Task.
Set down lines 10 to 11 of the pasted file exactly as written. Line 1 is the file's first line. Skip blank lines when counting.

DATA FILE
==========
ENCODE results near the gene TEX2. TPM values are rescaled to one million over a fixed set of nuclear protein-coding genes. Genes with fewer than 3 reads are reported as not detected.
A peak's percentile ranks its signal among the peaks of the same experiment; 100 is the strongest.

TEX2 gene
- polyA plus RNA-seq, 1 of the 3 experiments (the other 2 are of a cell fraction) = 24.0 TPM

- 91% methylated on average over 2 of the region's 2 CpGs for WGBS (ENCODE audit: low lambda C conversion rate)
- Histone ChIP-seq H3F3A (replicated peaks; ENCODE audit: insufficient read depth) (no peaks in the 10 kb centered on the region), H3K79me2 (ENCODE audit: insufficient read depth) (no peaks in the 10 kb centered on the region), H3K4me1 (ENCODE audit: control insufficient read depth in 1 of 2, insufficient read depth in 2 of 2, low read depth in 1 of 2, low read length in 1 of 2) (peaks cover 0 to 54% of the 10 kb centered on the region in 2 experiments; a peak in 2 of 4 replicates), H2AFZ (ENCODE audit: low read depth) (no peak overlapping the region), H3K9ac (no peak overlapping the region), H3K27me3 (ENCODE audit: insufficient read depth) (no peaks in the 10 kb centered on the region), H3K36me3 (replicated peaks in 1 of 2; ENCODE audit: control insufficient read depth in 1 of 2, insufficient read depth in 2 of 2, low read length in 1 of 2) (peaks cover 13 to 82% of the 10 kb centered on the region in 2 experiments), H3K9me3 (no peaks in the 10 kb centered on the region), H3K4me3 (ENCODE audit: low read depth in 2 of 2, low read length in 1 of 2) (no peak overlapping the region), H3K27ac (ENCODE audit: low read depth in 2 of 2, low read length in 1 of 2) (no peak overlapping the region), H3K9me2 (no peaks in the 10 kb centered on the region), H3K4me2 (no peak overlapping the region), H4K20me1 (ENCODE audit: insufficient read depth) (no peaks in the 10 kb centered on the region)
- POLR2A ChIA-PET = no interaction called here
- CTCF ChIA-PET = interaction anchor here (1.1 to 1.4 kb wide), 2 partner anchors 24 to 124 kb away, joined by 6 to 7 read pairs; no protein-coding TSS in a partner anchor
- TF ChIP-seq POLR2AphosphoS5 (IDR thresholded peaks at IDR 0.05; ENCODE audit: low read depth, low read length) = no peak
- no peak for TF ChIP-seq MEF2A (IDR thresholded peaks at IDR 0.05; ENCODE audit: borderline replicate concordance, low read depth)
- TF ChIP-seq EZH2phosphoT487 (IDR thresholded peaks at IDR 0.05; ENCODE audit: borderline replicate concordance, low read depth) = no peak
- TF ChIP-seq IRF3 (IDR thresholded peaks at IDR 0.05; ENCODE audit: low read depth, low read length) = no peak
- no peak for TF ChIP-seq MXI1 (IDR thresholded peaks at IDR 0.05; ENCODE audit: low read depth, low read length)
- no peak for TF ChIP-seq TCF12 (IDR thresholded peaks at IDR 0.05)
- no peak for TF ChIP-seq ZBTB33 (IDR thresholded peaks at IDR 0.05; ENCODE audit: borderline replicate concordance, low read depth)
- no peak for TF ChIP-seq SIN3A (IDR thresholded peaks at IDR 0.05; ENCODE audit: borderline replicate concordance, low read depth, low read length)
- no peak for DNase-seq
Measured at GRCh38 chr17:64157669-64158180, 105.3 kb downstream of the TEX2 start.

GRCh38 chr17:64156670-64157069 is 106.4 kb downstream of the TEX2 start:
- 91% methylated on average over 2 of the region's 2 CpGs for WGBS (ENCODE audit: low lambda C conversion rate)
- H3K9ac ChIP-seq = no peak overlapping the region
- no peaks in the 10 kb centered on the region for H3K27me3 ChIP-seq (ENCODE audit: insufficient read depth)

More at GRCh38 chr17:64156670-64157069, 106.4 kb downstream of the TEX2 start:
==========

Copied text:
- no peak for TF ChIP-seq MEF2A (IDR thresholded peaks at IDR 0.05; ENCODE audit: borderline replicate concordance, low read depth)
- TF ChIP-seq EZH2phosphoT487 (IDR thresholded peaks at IDR 0.05; ENCODE audit: borderline replicate concordance, low read depth) = no peak